Faiz Ahmed Faiz: Revolutionary In Verse, Romantic at Heart
By Vikas Datta
Romantic and revolutionary may seem polar opposites, but this Urdu poet achieved a unique balance between them.
Faiz Ahmed ‘Faiz’, who was born in 1911, was not the first revolutionary-romantic poet but the latest in an illustrious line that included the likes of Allama Iqbal, and Maulana Syed Fazl-ul-Hasan ‘Hasrat Mohani’ who originally gave the slogan “Inquilab Zindabad” and also penned “Chupke Chupke Raat Din…” that heart-tugging ode to the memory of one’s first love and many other paladins.
Faiz was a bundle of contractions. Born in an affluent family, with his father Sultan Muhammad Khan being a prominent barrister and a former aide to Afghanistan’s “Iron Emir” Abdur Rahman Khan, he became a lifelong Communist — even becoming a recipient of the Lenin Peace Prize.
After a stint as a teacher, he joined the British India Army in 1942 and rose to the rank of Lt Col (before resigning his commission in 1947 to protest against the Kashmir war) and then was involved in Pakistan’s first attempted military coup — the 1951 Rawalpindi Conspiracy, propelled by a curious combination of leftist politicians and a maverick general.
After this episode (which meant four years in jail — where he ended up writing some of his best poetry), Faiz became a fervent opponent of military dictators, spending long years in exile during such periods of his country’s history.
While he wrote impassioned poetry, Faiz, in person, was soft-spoken, reticent, reluctant to express his views outside his verse, and reconciled his Marxist beliefs without forsaking his Islamic faith, as per his eldest grandson and biographer, Ali Madeeh Hashmi.
When his first collection of poetry “Naqsh-e-Faryadi” – a title taken from the first line of the first ghazal in Ghalib’s diwan was published in 1941, a critic opined that “the ghazal is not bad. It is balanced, eloquent, and, unlike Faiz himself, the verses say something”.
And then, Faiz’s colorful life saw Sheikh Abdullah perform his Nikah — to a British woman communist, his preferred reading in jail being Sarvepalli Radhakrishna’s magisterial “Indian Philosophy”, and one of his celebrated ghazals — “Ham ke thehre ajnabi”, based on the theme of Pakistan-Bangladesh reconciliation — being written during a Dhaka visit on a request by Sheikh Mujibur Rehman.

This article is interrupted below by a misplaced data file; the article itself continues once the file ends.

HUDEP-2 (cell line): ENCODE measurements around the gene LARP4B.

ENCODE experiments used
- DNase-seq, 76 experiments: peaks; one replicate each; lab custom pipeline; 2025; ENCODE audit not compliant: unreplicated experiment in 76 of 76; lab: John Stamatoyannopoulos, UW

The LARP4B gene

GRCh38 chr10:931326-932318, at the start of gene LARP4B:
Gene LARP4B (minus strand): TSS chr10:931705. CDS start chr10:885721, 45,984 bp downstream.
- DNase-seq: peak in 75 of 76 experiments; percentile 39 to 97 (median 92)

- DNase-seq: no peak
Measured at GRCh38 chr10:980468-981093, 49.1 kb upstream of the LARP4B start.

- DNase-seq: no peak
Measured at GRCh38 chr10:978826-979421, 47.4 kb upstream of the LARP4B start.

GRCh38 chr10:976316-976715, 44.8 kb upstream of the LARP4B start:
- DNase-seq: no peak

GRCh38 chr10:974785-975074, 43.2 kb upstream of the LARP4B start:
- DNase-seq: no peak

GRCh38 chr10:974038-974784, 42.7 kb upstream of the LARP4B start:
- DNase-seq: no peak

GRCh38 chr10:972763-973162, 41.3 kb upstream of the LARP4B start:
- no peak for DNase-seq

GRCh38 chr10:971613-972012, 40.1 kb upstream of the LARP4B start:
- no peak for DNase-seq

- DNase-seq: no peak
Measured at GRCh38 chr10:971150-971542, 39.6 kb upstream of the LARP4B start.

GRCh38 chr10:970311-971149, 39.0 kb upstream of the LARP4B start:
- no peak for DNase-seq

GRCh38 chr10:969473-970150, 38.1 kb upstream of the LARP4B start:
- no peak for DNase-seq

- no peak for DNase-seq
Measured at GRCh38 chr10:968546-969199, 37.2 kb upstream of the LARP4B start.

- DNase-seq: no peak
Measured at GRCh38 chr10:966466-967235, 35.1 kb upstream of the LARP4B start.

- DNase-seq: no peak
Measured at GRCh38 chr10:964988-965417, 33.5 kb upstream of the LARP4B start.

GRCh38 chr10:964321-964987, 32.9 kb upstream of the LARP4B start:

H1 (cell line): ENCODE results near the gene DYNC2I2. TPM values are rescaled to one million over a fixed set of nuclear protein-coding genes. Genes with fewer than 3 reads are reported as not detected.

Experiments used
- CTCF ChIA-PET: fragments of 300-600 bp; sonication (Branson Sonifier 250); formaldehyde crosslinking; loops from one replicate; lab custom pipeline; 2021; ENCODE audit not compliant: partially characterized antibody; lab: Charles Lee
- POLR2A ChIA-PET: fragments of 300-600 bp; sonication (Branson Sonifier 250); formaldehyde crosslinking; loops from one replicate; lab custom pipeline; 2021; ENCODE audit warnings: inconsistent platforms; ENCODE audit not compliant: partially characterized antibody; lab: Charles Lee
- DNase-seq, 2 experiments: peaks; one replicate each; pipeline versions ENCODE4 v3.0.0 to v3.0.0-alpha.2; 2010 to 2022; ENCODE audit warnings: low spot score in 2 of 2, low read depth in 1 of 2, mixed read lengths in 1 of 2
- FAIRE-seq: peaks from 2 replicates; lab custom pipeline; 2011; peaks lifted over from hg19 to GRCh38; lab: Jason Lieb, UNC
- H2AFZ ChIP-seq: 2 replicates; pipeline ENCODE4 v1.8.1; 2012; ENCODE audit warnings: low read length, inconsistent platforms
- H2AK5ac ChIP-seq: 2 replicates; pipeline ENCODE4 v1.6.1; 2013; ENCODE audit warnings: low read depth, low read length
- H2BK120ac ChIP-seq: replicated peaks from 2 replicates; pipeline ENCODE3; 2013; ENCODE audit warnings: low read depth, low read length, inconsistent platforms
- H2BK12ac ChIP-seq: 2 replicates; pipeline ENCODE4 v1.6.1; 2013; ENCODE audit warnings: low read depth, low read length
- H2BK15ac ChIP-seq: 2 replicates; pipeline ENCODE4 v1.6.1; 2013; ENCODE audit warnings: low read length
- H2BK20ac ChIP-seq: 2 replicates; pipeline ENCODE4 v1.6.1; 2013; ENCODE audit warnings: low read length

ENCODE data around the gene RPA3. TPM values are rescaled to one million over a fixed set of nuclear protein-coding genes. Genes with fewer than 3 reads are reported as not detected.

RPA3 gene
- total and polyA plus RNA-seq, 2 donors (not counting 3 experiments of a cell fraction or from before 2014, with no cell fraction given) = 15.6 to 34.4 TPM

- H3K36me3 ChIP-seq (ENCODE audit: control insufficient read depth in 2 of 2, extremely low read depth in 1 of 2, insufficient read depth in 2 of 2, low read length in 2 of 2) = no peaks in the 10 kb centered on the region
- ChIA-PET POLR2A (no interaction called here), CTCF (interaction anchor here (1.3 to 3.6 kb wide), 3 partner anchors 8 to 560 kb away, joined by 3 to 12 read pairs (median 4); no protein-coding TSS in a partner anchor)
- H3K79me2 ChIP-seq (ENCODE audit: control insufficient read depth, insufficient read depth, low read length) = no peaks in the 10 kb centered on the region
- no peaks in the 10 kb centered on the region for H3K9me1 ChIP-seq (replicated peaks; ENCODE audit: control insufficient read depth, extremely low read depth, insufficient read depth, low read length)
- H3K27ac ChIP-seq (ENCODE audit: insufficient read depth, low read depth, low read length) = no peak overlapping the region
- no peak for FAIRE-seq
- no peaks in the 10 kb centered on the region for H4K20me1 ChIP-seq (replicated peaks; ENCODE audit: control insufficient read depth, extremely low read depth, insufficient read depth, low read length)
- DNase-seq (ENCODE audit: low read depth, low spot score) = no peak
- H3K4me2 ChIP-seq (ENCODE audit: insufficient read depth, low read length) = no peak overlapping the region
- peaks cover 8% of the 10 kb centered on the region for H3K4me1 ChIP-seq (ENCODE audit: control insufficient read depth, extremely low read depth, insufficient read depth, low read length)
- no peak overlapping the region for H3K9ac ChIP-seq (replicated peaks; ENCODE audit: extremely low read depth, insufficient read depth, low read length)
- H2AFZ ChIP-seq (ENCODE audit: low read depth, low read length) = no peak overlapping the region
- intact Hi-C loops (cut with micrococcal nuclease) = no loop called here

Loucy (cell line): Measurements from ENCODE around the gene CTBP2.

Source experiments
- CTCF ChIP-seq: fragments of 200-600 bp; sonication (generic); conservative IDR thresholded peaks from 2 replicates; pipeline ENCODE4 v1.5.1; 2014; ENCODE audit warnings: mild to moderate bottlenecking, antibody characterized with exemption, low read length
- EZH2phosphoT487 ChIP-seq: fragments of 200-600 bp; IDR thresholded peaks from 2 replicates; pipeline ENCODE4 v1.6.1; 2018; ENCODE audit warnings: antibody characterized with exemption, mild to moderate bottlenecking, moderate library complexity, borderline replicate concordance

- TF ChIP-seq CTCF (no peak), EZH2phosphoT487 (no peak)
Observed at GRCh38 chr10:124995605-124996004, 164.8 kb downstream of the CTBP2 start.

Faiz was much championed by Zulfiqar Ali Bhutto, who favored him and even freed legendary Punjabi poet Ustad Daman, jailed for a poem mocking Bhutto, on his urging. However, Bhutto’s overthrow — and subsequent execution — led Faiz to another period of exile, which only ended in mid-1982 when he came back to his homeland in declining health and passed away in November 1984.
But while Faiz had abandoned any political adventurism, he never shied away from devoting his poetry to keep attacking tyranny, imperialism, iniquity, hypocrisy, and inhumanity.
However, what makes his poetry stand out is how it permeated language.
Then, Faiz had the good fortune of having some of the subcontinent’s greatest singers implant his creations in public consciousness with their masterful renditions – Noor Jehan with “Mujh se pehli si mohabbat mere mehboob na maang, Nayyaara Noor’s performance of “Ham ke thehre ajanaabi…”, Mehdi Hasan with “Gulon mein rang bhare..”, Begum Akhtar performing “Shaam-e-Firaaq..” Farida Khanum singing “Donon jahan teri mohabbat mein har ke…” or Iqbal Bano’s spirited “Hum dekhenge.”.
Even without musical renditions, the inherent rhythmic cadence of his poetry was evident. But his best work – even more than the oft-cited “Bol” and “Tanhai” – was the anthem “Hum dekhenge” attacking the Zia ul-Haq regime’s tyranny.
In its first public performance in Lahore in 1985 — on his first death anniversary — it led to a near riot. Wearing a sari (banned by the regime), Iqbal Bano ignited passion when she reached “Sab taaj uchale jayenge/Sab takht giraye jayenge…”
At this, the impassioned, jampacked audience joined in, chanting “Inquilab Zindabad” repeatedly, proving their spirit had not been crushed by the dictatorship. Power was switched off, but she continued singing — and so did the chants. And it continues on in fights for the people. (IANS)